Oil Crash Creates New ECB Dilemma


  • Governing Council meets in Frankfurt on Thursday to set policy
  • Key question whether to respond to or look through crude drop

Five years after the European Central Bank was misled by rising oil prices, Mario Draghi must decide how to respond to slumping ones.

In 2011, as head of the Bank of Italy, Draghi was on the Governing Council that raised interest rates to curb energy-led inflation — and unwittingly helped tip the euro area into recession. As ECB president, amid a Chinese slowdown that’s throwing international markets into turmoil, he’s now judging whether to look through crude’s crash or act to shore up euro-area inflation and safeguard the recovery.

Investors are watching for hints that the council, which meets on Thursday, is gearing up for fresh stimulus as soon as the next gathering in March. While officials are aware that their 1.5 trillion-euro ($1.6 trillion) bond-buying program and negative interest rates carry risks, Draghi needs to protect the ECB’s credibility by ensuring low inflation doesn’t become entrenched.

“Draghi’s reputation is gilt-edged; what he has managed so far, in the conditions he has found himself, is nothing short of remarkable,” said Richard Barwell, senior economist at BNP Paribas Investment Partners in London. “Now there is a real risk of inflation getting stuck near zero and, in a scenario dominated by slowing global demand, he’ll fight hard to make sure that doing more is still on the table.”

The ECB will announce its rate decision at 1:45 p.m. in Frankfurt, and Draghi will hold a press conference 45 minutes later. While none of the economists surveyed by Bloomberg predicts the central bank will cut rates or bolster quantitative easing, most say new measures will be announced later this year.

The ECB president has shown a readiness to act if needed, saying in New York on Dec. 4 that “there cannot be any limit to how far we are willing to deploy our instruments” within mandate. Those comments came a day after the central bank’s last monetary-policy meeting, when a deposit-rate cut and extension to the bond-buying program disappointed investors.

Downside risks include China’s drag on trade and the euro area’s struggle to deal with bad loans. The immediate problem though is oil, with Brent crude down more than 25 percent this month to a 12-year low. That means the ECB’s December forecasts that saw inflation accelerating from near zero currently to an average of 1.6 percent in 2017 are probably already out of date.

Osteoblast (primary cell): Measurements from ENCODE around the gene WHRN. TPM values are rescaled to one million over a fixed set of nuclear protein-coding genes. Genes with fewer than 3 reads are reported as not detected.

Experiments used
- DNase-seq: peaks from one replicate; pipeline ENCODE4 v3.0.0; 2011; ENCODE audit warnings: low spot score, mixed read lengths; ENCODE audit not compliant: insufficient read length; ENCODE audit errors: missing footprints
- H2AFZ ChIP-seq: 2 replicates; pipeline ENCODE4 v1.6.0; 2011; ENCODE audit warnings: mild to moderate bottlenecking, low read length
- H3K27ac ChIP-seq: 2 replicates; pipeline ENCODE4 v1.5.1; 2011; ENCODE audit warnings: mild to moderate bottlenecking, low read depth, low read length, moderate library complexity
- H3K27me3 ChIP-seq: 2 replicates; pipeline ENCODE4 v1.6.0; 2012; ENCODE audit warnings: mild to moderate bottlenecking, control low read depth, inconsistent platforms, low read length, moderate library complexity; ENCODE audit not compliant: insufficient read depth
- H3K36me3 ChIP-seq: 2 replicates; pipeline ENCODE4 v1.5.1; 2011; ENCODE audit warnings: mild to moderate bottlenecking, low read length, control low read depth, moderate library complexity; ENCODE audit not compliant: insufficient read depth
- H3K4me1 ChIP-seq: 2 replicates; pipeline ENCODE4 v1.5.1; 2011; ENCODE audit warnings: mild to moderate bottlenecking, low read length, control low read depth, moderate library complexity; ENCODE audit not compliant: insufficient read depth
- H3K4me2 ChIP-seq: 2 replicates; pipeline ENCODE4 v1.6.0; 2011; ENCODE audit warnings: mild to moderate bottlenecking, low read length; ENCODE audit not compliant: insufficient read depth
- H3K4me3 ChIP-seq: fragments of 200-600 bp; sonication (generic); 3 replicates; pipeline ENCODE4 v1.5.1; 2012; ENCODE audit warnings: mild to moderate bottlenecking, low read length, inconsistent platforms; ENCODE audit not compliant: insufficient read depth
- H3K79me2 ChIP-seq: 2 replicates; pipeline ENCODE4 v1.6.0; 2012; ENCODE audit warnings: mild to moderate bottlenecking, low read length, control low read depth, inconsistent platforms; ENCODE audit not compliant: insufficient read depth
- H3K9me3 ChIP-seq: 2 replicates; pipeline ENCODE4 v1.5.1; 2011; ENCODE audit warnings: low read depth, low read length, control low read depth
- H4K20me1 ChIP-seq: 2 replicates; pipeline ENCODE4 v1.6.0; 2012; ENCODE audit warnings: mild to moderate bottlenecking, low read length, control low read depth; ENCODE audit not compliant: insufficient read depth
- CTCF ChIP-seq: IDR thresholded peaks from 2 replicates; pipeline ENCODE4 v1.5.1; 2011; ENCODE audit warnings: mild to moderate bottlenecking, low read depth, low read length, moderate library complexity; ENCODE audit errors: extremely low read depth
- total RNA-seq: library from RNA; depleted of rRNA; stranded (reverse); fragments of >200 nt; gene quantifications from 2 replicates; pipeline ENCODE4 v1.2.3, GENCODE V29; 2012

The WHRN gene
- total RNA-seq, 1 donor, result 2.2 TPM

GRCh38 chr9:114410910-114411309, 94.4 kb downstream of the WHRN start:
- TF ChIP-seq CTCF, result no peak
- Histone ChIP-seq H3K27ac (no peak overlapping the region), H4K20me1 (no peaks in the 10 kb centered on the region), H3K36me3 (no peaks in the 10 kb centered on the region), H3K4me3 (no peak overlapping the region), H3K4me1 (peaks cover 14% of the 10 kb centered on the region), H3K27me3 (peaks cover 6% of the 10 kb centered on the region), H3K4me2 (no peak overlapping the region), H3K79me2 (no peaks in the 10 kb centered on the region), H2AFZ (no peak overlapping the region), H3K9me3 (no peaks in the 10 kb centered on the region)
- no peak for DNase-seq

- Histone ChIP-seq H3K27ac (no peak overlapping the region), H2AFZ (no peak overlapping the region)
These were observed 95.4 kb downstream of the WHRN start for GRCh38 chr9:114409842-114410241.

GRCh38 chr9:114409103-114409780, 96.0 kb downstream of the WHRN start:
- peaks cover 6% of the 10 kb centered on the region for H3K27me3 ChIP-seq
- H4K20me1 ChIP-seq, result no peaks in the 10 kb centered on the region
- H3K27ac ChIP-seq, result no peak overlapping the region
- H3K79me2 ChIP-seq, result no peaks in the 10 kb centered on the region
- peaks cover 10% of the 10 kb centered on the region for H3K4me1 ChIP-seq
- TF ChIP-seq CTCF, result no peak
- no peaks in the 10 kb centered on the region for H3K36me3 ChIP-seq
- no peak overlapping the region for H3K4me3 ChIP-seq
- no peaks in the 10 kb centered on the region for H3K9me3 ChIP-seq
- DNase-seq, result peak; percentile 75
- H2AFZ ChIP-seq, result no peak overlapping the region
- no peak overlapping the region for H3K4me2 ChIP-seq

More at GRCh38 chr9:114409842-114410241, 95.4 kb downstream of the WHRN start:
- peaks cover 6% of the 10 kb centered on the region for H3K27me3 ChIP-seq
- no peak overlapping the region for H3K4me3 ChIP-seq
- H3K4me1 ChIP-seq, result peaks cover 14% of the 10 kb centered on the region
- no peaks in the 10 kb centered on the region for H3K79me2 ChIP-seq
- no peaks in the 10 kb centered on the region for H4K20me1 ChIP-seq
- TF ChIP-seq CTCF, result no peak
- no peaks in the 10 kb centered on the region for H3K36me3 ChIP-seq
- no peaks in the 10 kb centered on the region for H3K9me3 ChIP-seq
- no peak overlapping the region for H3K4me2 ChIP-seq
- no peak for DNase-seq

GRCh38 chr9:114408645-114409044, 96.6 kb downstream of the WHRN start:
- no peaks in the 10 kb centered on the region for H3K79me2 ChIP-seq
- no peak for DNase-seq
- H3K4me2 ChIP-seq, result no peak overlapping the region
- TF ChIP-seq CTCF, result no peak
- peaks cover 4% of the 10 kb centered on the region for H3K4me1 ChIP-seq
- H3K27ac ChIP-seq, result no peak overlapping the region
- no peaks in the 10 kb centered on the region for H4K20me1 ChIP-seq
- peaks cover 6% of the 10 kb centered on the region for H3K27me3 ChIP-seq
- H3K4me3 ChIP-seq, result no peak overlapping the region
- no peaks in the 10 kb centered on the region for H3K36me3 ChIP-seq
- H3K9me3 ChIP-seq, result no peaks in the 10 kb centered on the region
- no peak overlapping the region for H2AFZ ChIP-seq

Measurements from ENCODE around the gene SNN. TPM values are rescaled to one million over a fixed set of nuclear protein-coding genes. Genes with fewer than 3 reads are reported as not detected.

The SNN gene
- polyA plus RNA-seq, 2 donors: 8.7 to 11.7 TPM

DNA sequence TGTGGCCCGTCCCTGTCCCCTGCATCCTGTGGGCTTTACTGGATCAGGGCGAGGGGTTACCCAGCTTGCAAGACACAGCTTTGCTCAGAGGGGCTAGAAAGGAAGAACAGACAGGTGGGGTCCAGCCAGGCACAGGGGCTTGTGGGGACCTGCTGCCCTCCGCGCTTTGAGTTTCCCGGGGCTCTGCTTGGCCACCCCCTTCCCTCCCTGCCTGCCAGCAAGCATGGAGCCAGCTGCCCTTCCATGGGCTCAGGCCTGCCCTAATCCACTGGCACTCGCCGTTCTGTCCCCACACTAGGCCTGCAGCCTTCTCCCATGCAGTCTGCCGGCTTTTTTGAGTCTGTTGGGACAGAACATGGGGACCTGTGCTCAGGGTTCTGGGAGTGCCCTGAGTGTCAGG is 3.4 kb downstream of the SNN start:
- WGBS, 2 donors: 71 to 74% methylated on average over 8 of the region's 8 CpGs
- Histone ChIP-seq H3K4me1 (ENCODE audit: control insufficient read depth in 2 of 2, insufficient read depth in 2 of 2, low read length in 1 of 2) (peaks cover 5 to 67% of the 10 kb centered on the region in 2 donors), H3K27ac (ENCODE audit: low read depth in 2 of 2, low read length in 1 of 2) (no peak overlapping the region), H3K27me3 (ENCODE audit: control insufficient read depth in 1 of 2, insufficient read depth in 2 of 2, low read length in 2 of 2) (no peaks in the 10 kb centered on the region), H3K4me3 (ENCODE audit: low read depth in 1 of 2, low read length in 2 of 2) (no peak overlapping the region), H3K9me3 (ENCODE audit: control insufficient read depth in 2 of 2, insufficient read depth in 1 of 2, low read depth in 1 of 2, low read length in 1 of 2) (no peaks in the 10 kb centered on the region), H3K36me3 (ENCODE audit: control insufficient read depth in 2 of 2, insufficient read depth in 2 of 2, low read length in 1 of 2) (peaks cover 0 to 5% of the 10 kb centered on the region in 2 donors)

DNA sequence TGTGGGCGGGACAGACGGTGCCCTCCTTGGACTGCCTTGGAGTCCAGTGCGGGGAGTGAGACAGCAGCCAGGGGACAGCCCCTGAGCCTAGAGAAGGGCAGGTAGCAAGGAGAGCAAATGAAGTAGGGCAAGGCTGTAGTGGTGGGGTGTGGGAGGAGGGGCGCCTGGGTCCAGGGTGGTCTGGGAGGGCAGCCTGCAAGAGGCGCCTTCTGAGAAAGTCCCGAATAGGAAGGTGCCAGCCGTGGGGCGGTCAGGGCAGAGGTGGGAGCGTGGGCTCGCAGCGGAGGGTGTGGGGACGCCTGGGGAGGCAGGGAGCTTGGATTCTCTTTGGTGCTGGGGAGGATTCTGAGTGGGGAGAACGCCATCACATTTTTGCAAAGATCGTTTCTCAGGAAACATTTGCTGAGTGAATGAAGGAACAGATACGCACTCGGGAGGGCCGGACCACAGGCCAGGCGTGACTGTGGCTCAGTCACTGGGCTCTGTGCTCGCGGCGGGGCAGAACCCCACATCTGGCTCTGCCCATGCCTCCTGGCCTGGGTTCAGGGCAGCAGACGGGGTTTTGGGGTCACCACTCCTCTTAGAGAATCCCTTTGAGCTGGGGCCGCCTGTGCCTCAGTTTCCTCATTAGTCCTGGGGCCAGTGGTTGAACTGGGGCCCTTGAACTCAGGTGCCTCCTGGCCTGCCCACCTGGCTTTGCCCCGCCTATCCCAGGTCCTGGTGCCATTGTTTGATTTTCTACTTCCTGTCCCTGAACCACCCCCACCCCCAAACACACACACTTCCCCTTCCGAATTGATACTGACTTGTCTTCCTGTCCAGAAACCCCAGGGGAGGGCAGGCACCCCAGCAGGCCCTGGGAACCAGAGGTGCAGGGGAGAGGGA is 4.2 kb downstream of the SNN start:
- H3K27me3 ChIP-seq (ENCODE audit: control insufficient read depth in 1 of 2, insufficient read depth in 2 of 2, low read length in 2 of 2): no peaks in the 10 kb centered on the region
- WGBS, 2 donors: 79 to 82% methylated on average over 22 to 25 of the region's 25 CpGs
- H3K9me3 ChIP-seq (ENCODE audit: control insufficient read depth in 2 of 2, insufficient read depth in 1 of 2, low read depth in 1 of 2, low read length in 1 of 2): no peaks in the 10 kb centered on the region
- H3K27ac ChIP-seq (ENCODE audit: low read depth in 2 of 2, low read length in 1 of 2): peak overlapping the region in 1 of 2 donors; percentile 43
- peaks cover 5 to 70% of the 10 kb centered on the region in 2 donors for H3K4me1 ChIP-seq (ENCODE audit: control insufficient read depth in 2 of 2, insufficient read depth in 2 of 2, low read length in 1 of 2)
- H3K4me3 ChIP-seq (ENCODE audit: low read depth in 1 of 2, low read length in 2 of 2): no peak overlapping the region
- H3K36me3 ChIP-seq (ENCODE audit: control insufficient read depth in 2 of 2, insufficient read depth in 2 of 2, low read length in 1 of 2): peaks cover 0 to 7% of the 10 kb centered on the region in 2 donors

When the ECB made its forecasts, it assumed the cost of Brent would rise from an average $54 a barrel in 2015 to roughly $58 a barrel next year. It’s currently trading at about $28 a barrel.

It’s “really extraordinary that we had this huge decline of the oil price, and that of course has an effect on the inflation rate,” ECB Governing Council member Ewald Nowotny said on Wednesday.

Central bankers typically look through market movements to take a medium-term view — unless inflation expectations and the real economy are under threat. In 2011, with Brent well over $100 a barrel and inflation headed for 3 percent, the ECB under then-President Jean-Claude Trichet raised interest rates twice “in the light of upside risks to price stability.”

Half of the current ECB Executive Board — Draghi, Vice President Vitor Constancio of Portugal and Yves Merschof Luxembourg — were on the Governing Council at the time of both unanimous decisions. Executive Board member Peter Praet and the current governors of several central banks were members when at least one of the decisions was taken.

What they didn’t know was that the economy, not long out of the 2008-2009 recession, wasn’t as strong as it looked. When Draghi succeeded Trichet in November 2011, with downside risks materializing, he cut rates in each of his first two monetary meetings. Even so, a six-quarter slump followed and inflation has been slowing ever since.

While the dilemma of whether to look through oil prices is the same, the consequences of getting it wrong differ this time round. Bundesbank President Jens Weidmann warned last week that low interest rates over an extended period squeeze bank profits and risk fueling asset bubbles. The ECB noted in its Financial Stability Review in November that very loose monetary policy is pushing asset valuations higher, so that they face a greater risk of correction.

The situation is complicated by the potential fallout from China. While Nowotny said this week that turbulence in China’s stock market is a “psychological phenomenon” without a deeper economic impact, his colleague Ilmars Rimsevics warned that “people are a bit too relaxed” about how serious the impact on trade might be.

China is going through “massive transitions,” International Monetary Fund Managing Director Christine Lagarde told a panel at the World Economic Forum on Thursday in Davos, Switzerland. While “all those changes are perfectly manageable if the right policies are taken,” more communication on the balance of payments and the exchange rate “would serve that transition better,” she said.

Ultimately, the overriding concern for the ECB may be closer to home — its own credibility. The central bank’s remit requires it to return inflation to just under 2 percent, a point Draghi will almost certainly reiterate on Thursday.

“They can’t afford any mistakes,” said Frederik Ducrozet, an economist at Banque Pictet & Cie SA in Geneva. “Their concern is that in the current environment of secular stagnation and low growth, inflation will become stuck at near zero, and for this reason they have a bias for being dovish.”